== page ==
I had high expectations before I even walked in the door to watch Lerner and Loewe’s My Fair Lady. After all, this live performance was directed by a legend in the entertainment industry, Julie Andrews. Stepping in to the foyer of Brisbane’s Lyric Theatre at QPAC, I must confess to being a bit excited that I was even in the same room that Julie Andrews had been in only weeks before.
I was not disappointed.
There is something about live theatre: the music, the emotion, the camaraderie, even between the cast and the audience. I can see why the stars love it so much. From the first haunting sounds of the orchestra, through to the first vision of the sets, I was enthralled.
If you are looking for a modern interpretation you will be disappointed.
Watch: Julie Andrews shows why she’s still a fair lady.
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The 60th anniversary production not only follows the traditions of the early productions but it is a complete recreation from the original designs. For this very reason the stage sets and costuming alone are worth seeing.
If you have never heard of Anna O’Byrne before, you should. To say she was stunning in the role of Eliza Doolittle is an understatement. She had tough shoes to fill, taking on the role made famous by Julie Andrews, but she made it her own. I didn’t even realise it was her at the beginning, in her street clothing. Her transformation from guttersnipe to high society was fun to watch.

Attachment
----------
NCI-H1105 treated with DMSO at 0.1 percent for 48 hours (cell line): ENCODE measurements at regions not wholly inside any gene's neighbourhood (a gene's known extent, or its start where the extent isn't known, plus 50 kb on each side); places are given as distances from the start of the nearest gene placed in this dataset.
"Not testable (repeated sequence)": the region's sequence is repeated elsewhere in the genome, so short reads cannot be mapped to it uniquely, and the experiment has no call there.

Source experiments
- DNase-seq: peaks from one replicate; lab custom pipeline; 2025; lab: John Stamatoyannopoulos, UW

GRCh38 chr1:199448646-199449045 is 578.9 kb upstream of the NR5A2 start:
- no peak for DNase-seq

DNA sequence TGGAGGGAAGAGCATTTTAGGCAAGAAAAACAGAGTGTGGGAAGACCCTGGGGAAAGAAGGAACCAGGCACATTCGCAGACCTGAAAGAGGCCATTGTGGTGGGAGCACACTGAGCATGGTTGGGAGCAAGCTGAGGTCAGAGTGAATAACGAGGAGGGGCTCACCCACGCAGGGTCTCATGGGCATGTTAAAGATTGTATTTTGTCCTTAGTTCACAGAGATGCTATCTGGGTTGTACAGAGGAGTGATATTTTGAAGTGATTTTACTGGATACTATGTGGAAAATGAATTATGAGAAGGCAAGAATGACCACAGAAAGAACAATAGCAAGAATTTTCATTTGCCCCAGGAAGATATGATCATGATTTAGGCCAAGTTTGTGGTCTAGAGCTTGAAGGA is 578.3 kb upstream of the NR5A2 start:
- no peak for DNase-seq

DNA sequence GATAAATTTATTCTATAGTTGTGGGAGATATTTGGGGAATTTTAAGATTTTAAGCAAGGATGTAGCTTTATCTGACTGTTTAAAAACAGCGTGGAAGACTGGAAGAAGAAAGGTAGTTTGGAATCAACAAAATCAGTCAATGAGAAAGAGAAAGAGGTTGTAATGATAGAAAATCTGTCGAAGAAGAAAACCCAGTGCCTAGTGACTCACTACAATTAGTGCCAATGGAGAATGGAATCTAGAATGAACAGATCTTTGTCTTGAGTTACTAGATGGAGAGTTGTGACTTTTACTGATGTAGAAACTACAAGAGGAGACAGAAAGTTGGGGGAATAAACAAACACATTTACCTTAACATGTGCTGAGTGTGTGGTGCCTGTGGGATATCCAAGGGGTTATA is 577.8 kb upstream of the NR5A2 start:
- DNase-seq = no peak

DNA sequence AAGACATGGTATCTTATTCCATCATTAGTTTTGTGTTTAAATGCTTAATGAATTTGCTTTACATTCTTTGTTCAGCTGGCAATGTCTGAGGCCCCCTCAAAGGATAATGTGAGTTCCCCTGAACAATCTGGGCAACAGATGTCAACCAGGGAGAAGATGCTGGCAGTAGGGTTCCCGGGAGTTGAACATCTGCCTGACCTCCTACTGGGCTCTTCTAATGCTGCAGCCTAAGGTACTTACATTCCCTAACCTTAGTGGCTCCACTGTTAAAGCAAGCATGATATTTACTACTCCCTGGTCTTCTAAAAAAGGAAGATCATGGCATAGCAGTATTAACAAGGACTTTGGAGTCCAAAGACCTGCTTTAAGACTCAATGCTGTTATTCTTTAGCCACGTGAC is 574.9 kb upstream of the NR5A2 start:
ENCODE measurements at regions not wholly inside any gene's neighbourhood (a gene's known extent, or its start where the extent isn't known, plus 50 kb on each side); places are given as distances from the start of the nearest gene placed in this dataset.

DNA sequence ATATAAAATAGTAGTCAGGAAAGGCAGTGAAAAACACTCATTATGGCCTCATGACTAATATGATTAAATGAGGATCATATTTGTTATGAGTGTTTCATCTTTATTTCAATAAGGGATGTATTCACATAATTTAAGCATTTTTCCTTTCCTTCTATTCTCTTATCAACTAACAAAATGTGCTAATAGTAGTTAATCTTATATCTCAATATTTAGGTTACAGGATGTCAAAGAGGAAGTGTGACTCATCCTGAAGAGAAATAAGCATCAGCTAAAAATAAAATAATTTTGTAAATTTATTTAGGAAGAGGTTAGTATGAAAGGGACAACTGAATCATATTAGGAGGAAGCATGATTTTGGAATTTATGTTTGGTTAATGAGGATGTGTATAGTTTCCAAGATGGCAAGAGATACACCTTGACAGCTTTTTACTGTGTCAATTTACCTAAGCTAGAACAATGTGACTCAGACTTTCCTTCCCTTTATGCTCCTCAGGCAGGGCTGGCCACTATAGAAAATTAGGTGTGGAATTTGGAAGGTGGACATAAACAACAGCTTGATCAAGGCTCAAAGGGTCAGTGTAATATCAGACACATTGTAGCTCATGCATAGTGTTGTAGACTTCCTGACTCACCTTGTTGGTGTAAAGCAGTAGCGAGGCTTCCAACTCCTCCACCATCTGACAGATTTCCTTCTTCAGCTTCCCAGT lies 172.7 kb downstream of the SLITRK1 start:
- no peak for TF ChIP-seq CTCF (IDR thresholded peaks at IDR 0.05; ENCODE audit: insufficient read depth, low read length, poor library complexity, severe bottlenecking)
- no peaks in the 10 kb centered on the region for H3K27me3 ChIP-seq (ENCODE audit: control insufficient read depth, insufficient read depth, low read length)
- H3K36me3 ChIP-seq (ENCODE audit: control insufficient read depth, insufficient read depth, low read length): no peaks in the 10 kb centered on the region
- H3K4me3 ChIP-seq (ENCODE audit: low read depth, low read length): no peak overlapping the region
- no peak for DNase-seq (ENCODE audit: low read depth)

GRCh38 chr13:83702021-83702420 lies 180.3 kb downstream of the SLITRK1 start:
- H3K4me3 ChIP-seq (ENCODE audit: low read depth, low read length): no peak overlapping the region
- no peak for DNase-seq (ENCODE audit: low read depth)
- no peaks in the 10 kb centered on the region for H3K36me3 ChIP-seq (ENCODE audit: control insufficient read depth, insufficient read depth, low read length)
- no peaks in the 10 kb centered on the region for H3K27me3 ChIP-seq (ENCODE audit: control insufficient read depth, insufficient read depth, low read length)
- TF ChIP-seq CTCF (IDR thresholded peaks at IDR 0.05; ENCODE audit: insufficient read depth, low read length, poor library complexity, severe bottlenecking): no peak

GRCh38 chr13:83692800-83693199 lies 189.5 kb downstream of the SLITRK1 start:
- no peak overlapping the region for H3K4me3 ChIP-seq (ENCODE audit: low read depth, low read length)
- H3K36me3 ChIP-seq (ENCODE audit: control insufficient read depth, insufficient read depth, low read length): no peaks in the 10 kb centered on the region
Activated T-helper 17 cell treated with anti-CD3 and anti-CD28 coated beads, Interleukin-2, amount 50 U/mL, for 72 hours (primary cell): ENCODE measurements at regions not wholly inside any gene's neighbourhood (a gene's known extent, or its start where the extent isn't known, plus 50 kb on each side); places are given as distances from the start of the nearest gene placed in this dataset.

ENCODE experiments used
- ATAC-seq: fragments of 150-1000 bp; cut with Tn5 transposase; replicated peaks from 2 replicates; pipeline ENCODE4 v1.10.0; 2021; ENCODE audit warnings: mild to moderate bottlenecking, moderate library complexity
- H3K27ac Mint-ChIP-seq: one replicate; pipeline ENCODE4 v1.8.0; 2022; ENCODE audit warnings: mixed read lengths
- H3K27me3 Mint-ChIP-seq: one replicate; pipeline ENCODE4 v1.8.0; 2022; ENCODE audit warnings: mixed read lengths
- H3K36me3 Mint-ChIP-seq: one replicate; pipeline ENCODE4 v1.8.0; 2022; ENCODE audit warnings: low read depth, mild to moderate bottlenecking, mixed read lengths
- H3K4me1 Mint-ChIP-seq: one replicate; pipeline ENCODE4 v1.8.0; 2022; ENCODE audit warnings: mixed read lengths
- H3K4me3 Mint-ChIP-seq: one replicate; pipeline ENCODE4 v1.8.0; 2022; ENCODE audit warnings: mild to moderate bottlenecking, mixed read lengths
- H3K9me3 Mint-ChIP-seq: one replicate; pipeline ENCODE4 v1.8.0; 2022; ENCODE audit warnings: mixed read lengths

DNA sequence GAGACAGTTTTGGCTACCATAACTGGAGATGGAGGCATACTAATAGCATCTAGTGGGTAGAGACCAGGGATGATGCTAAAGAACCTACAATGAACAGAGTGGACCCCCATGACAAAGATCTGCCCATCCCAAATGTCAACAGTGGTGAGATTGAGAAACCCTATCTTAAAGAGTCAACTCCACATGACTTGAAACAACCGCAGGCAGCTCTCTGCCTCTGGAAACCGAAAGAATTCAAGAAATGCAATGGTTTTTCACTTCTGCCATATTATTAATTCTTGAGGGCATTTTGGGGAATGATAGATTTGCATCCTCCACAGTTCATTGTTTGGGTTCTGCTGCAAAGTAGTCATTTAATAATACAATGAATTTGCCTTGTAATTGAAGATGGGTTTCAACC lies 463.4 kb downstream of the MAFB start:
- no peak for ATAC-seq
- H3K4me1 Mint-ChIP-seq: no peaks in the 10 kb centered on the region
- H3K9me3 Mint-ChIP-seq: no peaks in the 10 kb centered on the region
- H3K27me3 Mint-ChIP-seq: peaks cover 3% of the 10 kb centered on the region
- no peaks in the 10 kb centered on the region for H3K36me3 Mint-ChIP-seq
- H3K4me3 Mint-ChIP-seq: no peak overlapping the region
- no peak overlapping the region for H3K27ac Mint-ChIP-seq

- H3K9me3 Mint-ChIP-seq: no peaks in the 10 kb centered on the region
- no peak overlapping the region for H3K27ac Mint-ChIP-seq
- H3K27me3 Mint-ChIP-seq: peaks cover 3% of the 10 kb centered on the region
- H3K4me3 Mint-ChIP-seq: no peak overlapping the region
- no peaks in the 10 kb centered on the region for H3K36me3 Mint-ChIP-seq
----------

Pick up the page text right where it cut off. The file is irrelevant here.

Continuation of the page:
Well known to Australians for his Downton Abbey role, Charles Edwards played a wonderful Henry Higgins. Witty all the way, a highlight for me was his rendition of A Hymn to Her with the lyrics, “Why can’t a woman be like me?”
A popular performer, Reg Livermore can only be described as a loveable larrikin in his energetic portrayal of Alfred P. Doolittle. You might recognise Robyn Nevin for her role on Upper Middle Bogan but her performance as Mrs Higgins was also memorable.
Watch: Reg Livermore ‘out on a bender’ during rehearsals for My Fair Lady.
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When it comes to voices you can’t beat Mark Vincent as Freddie. While he has a smaller role in the production his solo ‘On The Street Where You Live’ while waiting for Eliza was goosebump material.
Characters aside, choreography and stage lighting truly impresses. They look warm and inviting, with a lot of fun touches, including a puff of smoke from the exhaust of the vintage car.
The dance scenes are busy with lots going on at once, but it really made you feel like you could be part of the fun. What I didn’t expect was how funny it was. It was truly laugh out loud humour all the way.
It’s a long production, so eat first and dress comfortably. Then sit back and enjoy the show. Just be prepared to be humming some of the tunes for days to come.
It’s not too late to get your tickets for the Brisbane season. After that, it moves on to Melbourne from May 16 before returning to Sydney in August.
Details are available at myfairladymusical.com.au.